63. Yes, Havana’s airport is an absolute nightmare. Yes, it is a nightmare because it is runned by the Cuban government. Because of this, the airport issue won’t be fixed anytime soon. Two weeks ago I was talking to every official I could find in the Havana airport, saying to them “do you realize what a mess you have here?” The response was like, “I don’t give a darn.” Oddly, the Cuban’s have hired a French contractor from DeGaule International. Yet, BECAUSE the Cuban government manages the contractor, Havana Airport will stay a disaster for awhile. I have been to a majority of Latin American airports, and there is absolutely no comparison to how bad Havana is. If someone wants to go to Cuba, just take a carry on bag AND fly into one of the many other airports there like Santiago or Santa Clara. Havana isn’t the only airport in Cuba!

  64. @Kelly s — would you seriously consider not going to Cuba because your flight might be delayed and one particular airline might not be comfortable? If so, oh well, your loss. Careful not to travel anywhere else either in case the flight is delayed and the airport is a bit uncomfortable.

    But in fact Havana airport isn’t especially bad. I found Lucky’s report wildly exaggerated compared to any experience I’ve had at HAV and in addition it is definitely not a worse experience than some US airports as many have commented. Also, you don’t need to bribe anyone there.

    But the main point is here… do you travel to go to the airport? I often get the impression that Lucky does, that shouldn’t surprise us. But seriously, the rest of you?

  65. I hope you loved the real Cuban people as much as I did when I visited in 1992. They had absolutely nothing but were so kind and friendly. Sorry about the flight; I imagine it will take Cuba and the SWA-trained staff awhile to catch up with the more modern world. In 1992 nothing had changed since the 60’s. And the terminal only offered cow-hoof soup (extra $ for the hoof!)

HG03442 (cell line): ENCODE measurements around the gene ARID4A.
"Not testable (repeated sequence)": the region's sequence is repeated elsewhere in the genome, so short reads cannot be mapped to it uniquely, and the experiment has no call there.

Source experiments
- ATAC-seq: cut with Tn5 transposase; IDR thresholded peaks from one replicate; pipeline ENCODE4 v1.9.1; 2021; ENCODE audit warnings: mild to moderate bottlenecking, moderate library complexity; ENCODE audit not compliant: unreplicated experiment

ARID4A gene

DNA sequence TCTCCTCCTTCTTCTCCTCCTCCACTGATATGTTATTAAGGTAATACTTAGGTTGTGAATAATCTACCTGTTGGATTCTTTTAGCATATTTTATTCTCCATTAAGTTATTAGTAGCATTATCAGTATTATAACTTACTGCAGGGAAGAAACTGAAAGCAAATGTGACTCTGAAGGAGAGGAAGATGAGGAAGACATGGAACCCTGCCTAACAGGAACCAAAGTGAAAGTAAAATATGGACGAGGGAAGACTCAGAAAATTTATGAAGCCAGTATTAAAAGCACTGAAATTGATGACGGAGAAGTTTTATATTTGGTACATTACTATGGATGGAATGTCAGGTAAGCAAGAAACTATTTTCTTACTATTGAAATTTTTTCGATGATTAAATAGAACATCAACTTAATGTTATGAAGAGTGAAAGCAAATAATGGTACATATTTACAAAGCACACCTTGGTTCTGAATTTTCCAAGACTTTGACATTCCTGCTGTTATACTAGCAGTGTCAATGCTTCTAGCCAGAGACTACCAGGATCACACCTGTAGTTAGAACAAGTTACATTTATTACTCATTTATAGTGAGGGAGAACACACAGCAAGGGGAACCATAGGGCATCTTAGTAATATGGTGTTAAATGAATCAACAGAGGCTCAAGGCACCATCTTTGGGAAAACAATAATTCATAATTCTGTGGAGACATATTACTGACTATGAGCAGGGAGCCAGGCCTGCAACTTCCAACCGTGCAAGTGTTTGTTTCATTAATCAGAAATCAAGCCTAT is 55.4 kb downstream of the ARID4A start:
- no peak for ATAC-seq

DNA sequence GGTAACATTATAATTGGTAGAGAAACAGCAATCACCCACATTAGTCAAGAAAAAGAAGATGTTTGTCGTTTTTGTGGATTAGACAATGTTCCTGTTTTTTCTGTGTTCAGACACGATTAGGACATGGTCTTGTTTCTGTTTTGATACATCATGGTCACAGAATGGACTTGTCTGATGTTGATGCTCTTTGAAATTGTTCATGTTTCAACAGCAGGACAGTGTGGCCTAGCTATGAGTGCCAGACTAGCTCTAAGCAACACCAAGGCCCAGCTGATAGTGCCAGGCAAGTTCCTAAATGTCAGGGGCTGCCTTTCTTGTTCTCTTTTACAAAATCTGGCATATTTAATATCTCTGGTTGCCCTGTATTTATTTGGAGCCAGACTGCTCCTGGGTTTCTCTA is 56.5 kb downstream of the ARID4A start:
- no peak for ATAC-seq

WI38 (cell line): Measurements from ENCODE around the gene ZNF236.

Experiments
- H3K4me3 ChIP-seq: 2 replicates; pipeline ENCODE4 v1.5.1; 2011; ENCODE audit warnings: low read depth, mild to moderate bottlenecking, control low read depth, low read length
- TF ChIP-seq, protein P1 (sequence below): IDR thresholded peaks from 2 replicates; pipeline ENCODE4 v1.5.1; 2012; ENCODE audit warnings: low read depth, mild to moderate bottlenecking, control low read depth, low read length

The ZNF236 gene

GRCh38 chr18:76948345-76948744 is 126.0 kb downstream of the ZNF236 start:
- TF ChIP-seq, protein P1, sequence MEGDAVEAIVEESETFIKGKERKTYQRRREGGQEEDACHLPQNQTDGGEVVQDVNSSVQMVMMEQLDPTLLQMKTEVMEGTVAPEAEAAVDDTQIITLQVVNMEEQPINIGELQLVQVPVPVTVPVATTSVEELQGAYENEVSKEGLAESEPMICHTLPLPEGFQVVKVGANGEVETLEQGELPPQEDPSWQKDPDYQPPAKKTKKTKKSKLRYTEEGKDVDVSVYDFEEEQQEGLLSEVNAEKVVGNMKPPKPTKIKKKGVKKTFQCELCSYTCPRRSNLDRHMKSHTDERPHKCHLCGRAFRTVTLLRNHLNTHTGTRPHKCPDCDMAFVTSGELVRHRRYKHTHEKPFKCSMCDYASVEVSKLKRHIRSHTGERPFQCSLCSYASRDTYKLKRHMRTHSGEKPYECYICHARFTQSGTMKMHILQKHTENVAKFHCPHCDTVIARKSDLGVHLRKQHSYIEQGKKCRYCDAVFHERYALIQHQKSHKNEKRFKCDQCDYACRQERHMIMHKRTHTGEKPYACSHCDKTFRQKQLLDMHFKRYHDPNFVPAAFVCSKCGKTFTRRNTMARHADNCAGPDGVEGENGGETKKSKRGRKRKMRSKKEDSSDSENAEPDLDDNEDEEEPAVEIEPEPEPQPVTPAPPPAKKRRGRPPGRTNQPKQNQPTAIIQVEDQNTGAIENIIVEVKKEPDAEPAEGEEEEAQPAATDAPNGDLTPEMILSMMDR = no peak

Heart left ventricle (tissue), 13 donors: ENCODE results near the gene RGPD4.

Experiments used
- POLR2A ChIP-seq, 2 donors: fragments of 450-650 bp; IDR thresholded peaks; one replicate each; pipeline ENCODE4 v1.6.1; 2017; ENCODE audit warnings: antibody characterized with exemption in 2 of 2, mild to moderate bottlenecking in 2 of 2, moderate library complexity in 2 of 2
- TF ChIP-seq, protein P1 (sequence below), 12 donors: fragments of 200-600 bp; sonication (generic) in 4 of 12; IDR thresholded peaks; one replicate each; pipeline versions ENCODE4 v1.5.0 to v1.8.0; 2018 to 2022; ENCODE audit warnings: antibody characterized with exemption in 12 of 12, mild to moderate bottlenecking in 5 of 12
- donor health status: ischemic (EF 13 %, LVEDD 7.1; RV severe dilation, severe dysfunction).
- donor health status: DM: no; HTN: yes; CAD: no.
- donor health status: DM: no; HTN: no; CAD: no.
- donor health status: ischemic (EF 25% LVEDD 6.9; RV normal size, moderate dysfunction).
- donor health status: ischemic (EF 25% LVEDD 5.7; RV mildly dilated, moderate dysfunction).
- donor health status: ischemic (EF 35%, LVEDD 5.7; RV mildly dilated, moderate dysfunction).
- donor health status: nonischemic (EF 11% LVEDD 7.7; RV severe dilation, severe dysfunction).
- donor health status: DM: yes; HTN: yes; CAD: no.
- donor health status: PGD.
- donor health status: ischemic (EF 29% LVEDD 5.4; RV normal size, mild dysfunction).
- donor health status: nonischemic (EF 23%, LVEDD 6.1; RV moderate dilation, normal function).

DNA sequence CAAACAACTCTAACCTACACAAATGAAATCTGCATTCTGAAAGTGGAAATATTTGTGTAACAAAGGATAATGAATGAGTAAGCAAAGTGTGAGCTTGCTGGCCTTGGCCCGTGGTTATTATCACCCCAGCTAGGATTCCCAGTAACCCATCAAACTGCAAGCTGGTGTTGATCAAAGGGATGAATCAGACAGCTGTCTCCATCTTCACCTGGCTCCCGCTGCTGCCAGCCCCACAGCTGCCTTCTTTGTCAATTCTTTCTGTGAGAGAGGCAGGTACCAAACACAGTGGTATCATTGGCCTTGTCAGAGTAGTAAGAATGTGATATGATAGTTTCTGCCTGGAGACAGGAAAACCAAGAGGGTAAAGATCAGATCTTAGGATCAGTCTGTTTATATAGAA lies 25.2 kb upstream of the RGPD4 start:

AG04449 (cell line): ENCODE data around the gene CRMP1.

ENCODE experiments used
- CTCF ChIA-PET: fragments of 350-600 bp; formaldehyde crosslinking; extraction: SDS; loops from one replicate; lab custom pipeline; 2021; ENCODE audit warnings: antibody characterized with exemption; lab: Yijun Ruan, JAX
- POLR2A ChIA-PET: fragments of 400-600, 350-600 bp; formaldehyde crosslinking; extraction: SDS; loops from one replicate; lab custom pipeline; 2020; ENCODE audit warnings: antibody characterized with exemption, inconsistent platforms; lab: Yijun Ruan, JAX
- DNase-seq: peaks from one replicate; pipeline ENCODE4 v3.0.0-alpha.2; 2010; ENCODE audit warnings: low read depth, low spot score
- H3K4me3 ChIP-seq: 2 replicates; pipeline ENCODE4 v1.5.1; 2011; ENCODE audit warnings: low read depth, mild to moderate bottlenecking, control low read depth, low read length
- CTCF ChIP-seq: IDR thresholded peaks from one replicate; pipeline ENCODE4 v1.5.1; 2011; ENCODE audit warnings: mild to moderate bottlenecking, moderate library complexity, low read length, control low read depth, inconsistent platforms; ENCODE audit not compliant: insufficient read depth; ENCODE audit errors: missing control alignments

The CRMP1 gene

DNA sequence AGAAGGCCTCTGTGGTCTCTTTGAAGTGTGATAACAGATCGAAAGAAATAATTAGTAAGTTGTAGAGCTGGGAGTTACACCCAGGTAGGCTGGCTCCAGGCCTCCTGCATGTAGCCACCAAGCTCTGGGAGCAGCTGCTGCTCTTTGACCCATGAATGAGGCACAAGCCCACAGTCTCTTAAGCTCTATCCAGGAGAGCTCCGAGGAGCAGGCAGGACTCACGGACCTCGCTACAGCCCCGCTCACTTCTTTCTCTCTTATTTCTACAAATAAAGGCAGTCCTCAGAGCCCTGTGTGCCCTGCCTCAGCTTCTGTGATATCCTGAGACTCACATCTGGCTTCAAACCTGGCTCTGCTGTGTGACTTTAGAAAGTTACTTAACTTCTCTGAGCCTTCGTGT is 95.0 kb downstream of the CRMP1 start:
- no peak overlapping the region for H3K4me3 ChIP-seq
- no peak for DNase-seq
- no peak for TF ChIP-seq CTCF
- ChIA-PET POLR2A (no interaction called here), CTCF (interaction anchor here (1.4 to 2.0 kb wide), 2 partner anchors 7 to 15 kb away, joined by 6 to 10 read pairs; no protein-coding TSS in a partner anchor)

66. Sadly I had much worse treatment from AA flying JFK to LHR. Last flight of the day, boarded after a 30 min delay. Meal orders etc taken then told mech issue. After 30 min told plane change. Went to New gate, captain went ahead then still no boarding an hour later. Then started rolling delays in 2h chunks with pretty much zero info. Overnight so nothing open in the terminal. Ended up leaving 11h later – atrocious level of support and info from AA. If they’d just said up front it was cancelled until the morning we could have gone to a hotel.

  67. @twoclicks re Kelly

    She mentioned that she has cancer, there might be other things she hasn’t said (and why should she) that make delays a much bigger deal than being late for breakfast.

  68. Lucky, sounds more of a Cuba problem over the airline problem. If the flight is on time and they take off on time without u, will u direct the anger at HAV airport system instead?

    And im surprised by ur lack of data – thought u should have bought it.